Coronavirus latest: Two risk factors for catching Covid post-vaccination – study finding


Whilst approved vaccines have demonstrated their effectiveness in clinical trials and global data, they are not a 100 percent shield when coming into contact with COVID-19. According to, Adeel A. Butt, professor of medicine at Weill Medical College, real-world studies confirm that the Pfizer-BioNTech and Moderna vaccines are 95 percent effective in preventing infection after two doses.

The study, published in MedRxiv, identifies risk factors associated with COVID-19 infection at least 14 days after first vaccination and outlines characteristics of post-vaccination disease.

The King’s College London team looked at adults from the UK who had reported post-vaccination coronavirus infection between 8th December 2020 and 1st May 2021 via the COVID Symptom Study app.

By assessing the demographics of age, frailty, lifestyle factors and geographical locations with infection, the researchers revealed that “post-vaccination infection risk was substantially higher in older adults with frailty and in individuals living in most deprived areas.”

Risk was found to be lower in individuals with a healthy diet and without obesity.

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Professor Penny Ward, visiting professor in pharmaceutical medicine at King’s College London, said of the research: “This report is one of the first to provide information on breakthrough cases of COVID detected post vaccination drawn from the 4.5million respondents that provide daily data using the COVID Symptom Study app.”

Ward alluded to the fact that the app is a self reporting tool, meaning that the data provided was not always daily, with a relative excess of female participants, so it is not completely representative of the UK.

On this, Ward said this does “not detract from the usefulness of the information provided, and we know from past experience that information provided by this group can be very helpful in providing early insight into public health policies.”

“In this case, the information provided is helpful in understanding the potential need for booster vaccinations in a proportion of the frail elderly as we approach winter,” Ward explained.

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Other findings in the study concluded:

  • Vaccination was associated with reduced odds of hospitalisation and high acute-symptom burden.
  • In the 60+ age group, risk of more then 28 days illness was lower following vaccination.
  • Most symptoms were reported less in positive-vaccinated vs. positive-unvaccinated individuals, except sneezing, which was more common post-vaccination.

The research team found that their discoveries call attention to the reduced symptom burden and duration in people infected in post-vaccination.

Whilst the research is reassuring, the team said that the paper’s data should also prompt efforts to boost vaccine effectiveness in at-risk populations.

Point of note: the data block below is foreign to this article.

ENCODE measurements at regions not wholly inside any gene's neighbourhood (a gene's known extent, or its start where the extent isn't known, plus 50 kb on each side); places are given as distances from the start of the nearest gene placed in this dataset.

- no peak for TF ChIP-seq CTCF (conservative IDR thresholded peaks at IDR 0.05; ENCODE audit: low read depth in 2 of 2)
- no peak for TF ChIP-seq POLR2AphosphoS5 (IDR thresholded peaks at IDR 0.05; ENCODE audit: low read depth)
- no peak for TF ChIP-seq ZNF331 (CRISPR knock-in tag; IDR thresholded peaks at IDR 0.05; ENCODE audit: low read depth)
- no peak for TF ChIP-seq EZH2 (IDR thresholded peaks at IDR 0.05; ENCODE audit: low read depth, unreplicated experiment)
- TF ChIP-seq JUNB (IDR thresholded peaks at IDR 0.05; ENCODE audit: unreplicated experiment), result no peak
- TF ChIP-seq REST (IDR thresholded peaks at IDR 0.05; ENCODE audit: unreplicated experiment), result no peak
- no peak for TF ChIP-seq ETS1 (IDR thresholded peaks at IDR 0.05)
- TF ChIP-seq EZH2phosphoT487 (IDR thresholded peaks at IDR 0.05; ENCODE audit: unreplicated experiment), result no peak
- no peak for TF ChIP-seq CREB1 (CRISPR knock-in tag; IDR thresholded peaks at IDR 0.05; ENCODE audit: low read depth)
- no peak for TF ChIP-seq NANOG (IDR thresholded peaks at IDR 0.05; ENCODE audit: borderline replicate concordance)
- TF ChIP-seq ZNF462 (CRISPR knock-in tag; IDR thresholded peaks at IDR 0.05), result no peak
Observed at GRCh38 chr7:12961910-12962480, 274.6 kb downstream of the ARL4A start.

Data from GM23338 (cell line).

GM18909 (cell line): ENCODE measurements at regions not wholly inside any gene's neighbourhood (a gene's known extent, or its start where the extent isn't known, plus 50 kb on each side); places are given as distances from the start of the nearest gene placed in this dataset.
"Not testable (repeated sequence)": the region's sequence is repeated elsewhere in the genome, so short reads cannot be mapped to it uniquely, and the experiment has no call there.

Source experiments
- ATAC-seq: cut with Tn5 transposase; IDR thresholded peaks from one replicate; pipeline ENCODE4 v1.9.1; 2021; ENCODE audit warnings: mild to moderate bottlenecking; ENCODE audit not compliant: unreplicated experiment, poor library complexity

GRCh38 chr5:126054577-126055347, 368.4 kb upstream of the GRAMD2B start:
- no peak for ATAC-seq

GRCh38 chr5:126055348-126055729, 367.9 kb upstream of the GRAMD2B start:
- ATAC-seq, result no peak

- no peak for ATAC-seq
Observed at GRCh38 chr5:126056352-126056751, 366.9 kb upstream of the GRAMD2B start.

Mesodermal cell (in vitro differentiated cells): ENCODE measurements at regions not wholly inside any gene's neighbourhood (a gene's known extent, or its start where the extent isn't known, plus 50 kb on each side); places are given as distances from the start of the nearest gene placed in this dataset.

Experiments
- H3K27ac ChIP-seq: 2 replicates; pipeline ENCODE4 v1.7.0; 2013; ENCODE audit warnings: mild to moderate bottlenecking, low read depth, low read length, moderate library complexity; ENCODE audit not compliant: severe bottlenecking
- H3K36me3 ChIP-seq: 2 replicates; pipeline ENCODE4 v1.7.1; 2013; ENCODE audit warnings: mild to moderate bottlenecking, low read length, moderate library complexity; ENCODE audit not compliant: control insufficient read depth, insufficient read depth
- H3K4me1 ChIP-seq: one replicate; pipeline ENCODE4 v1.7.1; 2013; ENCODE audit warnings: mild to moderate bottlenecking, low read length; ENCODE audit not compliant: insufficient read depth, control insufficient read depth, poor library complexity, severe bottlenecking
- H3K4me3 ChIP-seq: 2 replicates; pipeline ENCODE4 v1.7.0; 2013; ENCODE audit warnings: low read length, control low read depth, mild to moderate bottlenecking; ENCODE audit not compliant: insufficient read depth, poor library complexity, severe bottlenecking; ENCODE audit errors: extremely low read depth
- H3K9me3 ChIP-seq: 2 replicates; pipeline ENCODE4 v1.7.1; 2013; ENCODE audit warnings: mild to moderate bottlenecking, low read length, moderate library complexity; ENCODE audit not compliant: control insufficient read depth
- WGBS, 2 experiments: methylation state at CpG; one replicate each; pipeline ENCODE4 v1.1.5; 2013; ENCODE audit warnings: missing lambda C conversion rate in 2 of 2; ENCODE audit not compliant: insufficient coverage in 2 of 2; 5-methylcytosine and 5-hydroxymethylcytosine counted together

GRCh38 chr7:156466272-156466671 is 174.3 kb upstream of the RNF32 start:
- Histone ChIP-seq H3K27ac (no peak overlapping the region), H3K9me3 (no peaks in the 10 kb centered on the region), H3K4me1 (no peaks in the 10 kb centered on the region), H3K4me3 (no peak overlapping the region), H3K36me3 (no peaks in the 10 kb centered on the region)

Furthermore, the team also suggested that targeting infection control measures will still be an appropriate way to minimise COVID-19 infections.

Persistent symptoms lasting more than 28 days were not much affected in cases occurring after a single dose of vaccine, but the incidence was in fact halved (from 11.4 to 5.2 percent) among the double vaccinated.

According to War, this suggests “for the first time that vaccination can protect against Long Covid both by preventing infection and then ameliorating illness experienced following breakthrough infection.”

Regrettably the study did not contain information on illness associated with different variants, and the duration of the study (Dec 2020 to early July 2021) covered the alpha and early delta variant waves in the UK, Ward explained.

Long Covid is assessed in the study by analysing the proportion of cases with symptoms persisting for more than 28 days.

However Long Covid is still poorly understood and the persistence of symptoms post infection, and their severity, remains to be explored.

However, Ward insists that it is “encouraging that the overall proportion of cases with persistent symptoms is reduced in patients that were previously fully vaccinated, which taken together with the milder overall illness and reduction in need for hospital care demonstrates the additional worth of vaccination in reducing severity of illness for individuals and reducing the burden on the NHS by lowering the number of people needing hospital care.”

While the study is unable to draw robust conclusions such as “fully vaccinated people are almost twice as likely to have no symptoms than unvaccinated if they catch COVID-19” as the app is not completely representative of the UK, one can gain insightful results as to who is most at risk of COVID-19 post-vaccination.



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